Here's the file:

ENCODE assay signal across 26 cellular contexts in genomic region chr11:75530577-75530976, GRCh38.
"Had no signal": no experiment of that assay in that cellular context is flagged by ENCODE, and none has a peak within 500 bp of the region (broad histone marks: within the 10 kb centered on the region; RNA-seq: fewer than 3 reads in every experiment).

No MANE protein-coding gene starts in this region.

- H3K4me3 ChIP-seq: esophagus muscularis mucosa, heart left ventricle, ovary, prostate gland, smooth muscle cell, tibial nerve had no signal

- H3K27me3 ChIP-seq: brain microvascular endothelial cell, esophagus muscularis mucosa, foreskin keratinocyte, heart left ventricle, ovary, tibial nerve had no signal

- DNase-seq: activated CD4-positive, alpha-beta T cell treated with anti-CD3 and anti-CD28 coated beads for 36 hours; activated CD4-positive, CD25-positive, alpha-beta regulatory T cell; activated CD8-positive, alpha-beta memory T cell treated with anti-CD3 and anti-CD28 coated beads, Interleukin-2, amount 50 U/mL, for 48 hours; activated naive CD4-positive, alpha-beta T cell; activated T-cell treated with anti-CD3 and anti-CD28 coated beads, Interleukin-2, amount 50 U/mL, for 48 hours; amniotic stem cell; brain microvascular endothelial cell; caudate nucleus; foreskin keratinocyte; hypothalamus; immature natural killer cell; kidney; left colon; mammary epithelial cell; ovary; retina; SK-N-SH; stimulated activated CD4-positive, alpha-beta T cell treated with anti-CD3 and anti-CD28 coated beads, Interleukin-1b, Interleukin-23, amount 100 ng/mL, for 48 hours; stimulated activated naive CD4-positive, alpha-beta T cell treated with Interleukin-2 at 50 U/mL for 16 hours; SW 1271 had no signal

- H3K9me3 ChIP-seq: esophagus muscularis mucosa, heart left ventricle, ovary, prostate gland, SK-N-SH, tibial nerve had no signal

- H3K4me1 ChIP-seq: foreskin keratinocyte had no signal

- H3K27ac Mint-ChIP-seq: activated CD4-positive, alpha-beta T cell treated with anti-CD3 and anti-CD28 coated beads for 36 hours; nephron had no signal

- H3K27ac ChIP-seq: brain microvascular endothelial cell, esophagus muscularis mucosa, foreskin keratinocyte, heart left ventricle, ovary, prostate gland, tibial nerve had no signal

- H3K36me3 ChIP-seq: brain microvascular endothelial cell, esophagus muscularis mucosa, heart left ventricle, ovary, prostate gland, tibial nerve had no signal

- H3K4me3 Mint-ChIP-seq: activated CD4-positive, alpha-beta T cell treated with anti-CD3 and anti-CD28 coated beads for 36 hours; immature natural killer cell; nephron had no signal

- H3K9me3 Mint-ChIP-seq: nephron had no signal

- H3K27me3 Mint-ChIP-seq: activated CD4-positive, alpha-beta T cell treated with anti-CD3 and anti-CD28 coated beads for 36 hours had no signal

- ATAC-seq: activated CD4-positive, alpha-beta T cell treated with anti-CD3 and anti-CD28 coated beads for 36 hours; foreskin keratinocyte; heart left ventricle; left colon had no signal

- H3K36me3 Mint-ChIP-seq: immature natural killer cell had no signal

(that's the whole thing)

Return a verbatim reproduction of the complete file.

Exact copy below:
ENCODE assay signal across 26 cellular contexts in genomic region chr11:75530577-75530976, GRCh38.
"Had no signal": no experiment of that assay in that cellular context is flagged by ENCODE, and none has a peak within 500 bp of the region (broad histone marks: within the 10 kb centered on the region; RNA-seq: fewer than 3 reads in every experiment).

No MANE protein-coding gene starts in this region.

- H3K4me3 ChIP-seq: esophagus muscularis mucosa, heart left ventricle, ovary, prostate gland, smooth muscle cell, tibial nerve had no signal

- H3K27me3 ChIP-seq: brain microvascular endothelial cell, esophagus muscularis mucosa, foreskin keratinocyte, heart left ventricle, ovary, tibial nerve had no signal

- DNase-seq: activated CD4-positive, alpha-beta T cell treated with anti-CD3 and anti-CD28 coated beads for 36 hours; activated CD4-positive, CD25-positive, alpha-beta regulatory T cell; activated CD8-positive, alpha-beta memory T cell treated with anti-CD3 and anti-CD28 coated beads, Interleukin-2, amount 50 U/mL, for 48 hours; activated naive CD4-positive, alpha-beta T cell; activated T-cell treated with anti-CD3 and anti-CD28 coated beads, Interleukin-2, amount 50 U/mL, for 48 hours; amniotic stem cell; brain microvascular endothelial cell; caudate nucleus; foreskin keratinocyte; hypothalamus; immature natural killer cell; kidney; left colon; mammary epithelial cell; ovary; retina; SK-N-SH; stimulated activated CD4-positive, alpha-beta T cell treated with anti-CD3 and anti-CD28 coated beads, Interleukin-1b, Interleukin-23, amount 100 ng/mL, for 48 hours; stimulated activated naive CD4-positive, alpha-beta T cell treated with Interleukin-2 at 50 U/mL for 16 hours; SW 1271 had no signal

- H3K9me3 ChIP-seq: esophagus muscularis mucosa, heart left ventricle, ovary, prostate gland, SK-N-SH, tibial nerve had no signal

- H3K4me1 ChIP-seq: foreskin keratinocyte had no signal

- H3K27ac Mint-ChIP-seq: activated CD4-positive, alpha-beta T cell treated with anti-CD3 and anti-CD28 coated beads for 36 hours; nephron had no signal

- H3K27ac ChIP-seq: brain microvascular endothelial cell, esophagus muscularis mucosa, foreskin keratinocyte, heart left ventricle, ovary, prostate gland, tibial nerve had no signal

- H3K36me3 ChIP-seq: brain microvascular endothelial cell, esophagus muscularis mucosa, heart left ventricle, ovary, prostate gland, tibial nerve had no signal

- H3K4me3 Mint-ChIP-seq: activated CD4-positive, alpha-beta T cell treated with anti-CD3 and anti-CD28 coated beads for 36 hours; immature natural killer cell; nephron had no signal

- H3K9me3 Mint-ChIP-seq: nephron had no signal

- H3K27me3 Mint-ChIP-seq: activated CD4-positive, alpha-beta T cell treated with anti-CD3 and anti-CD28 coated beads for 36 hours had no signal

- ATAC-seq: activated CD4-positive, alpha-beta T cell treated with anti-CD3 and anti-CD28 coated beads for 36 hours; foreskin keratinocyte; heart left ventricle; left colon had no signal

- H3K36me3 Mint-ChIP-seq: immature natural killer cell had no signal